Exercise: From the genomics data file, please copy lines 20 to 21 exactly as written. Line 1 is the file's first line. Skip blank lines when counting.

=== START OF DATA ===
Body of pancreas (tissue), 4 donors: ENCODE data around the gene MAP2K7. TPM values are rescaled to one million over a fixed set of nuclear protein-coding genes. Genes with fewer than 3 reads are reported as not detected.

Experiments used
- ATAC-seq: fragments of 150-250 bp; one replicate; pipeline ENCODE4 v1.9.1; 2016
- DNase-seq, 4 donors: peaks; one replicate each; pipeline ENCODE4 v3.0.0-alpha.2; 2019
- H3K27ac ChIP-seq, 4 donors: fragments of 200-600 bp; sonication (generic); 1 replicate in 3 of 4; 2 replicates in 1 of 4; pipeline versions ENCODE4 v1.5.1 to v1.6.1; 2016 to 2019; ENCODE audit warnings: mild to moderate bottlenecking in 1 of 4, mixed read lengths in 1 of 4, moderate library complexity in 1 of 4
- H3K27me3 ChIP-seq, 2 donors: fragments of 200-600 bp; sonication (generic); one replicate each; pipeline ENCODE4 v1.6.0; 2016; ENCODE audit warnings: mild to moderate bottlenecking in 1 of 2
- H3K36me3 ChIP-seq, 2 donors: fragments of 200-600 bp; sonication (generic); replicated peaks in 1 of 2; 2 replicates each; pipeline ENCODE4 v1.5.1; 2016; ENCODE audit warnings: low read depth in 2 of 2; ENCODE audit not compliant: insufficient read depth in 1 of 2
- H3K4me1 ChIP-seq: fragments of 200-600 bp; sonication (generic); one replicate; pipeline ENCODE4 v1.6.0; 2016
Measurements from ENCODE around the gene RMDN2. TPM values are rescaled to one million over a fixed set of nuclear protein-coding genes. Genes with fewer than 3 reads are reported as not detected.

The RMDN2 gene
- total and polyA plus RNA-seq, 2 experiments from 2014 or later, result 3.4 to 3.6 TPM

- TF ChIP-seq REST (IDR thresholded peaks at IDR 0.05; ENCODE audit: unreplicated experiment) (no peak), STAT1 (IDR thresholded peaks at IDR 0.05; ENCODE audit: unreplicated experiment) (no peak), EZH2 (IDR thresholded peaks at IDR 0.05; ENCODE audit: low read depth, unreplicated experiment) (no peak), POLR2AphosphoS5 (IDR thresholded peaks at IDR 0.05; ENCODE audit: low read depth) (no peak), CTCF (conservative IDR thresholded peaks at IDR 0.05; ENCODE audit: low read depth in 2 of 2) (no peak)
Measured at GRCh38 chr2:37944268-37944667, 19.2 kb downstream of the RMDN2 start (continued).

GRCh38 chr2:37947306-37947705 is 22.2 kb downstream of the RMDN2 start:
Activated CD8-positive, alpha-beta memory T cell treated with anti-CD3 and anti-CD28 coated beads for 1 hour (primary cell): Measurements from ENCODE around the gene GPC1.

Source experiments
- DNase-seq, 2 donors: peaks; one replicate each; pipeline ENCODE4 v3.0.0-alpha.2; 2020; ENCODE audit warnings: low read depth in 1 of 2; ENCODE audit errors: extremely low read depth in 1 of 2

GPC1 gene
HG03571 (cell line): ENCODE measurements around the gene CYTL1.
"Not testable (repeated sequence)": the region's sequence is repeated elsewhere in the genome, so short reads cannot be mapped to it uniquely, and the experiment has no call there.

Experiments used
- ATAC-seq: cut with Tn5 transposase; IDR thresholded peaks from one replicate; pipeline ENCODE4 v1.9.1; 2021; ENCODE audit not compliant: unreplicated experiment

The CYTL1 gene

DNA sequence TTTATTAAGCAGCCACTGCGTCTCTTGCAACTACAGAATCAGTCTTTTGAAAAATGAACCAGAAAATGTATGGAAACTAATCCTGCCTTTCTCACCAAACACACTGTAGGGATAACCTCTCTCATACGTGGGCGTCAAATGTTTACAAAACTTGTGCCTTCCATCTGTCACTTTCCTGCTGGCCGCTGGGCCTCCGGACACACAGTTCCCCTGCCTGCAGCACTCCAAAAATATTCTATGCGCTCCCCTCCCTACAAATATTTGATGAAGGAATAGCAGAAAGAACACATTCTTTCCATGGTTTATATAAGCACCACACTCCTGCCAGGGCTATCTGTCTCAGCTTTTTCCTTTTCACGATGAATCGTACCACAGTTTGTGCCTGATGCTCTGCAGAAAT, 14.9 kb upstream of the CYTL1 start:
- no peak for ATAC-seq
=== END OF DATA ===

"Not testable (repeated sequence)": the region's sequence is repeated elsewhere in the genome, so short reads cannot be mapped to it uniquely, and the experiment has no call there.

Experiments used